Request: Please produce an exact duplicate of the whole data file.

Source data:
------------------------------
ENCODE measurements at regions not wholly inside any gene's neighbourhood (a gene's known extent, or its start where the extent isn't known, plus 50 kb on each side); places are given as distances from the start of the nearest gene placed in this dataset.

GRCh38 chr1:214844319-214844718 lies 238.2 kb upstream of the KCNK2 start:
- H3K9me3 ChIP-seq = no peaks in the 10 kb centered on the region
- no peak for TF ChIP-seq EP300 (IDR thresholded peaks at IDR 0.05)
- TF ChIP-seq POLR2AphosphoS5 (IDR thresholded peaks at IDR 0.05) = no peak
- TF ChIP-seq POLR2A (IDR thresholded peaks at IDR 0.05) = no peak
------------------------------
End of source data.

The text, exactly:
ENCODE measurements at regions not wholly inside any gene's neighbourhood (a gene's known extent, or its start where the extent isn't known, plus 50 kb on each side); places are given as distances from the start of the nearest gene placed in this dataset.

GRCh38 chr1:214844319-214844718 lies 238.2 kb upstream of the KCNK2 start:
- H3K9me3 ChIP-seq = no peaks in the 10 kb centered on the region
- no peak for TF ChIP-seq EP300 (IDR thresholded peaks at IDR 0.05)
- TF ChIP-seq POLR2AphosphoS5 (IDR thresholded peaks at IDR 0.05) = no peak
- TF ChIP-seq POLR2A (IDR thresholded peaks at IDR 0.05) = no peak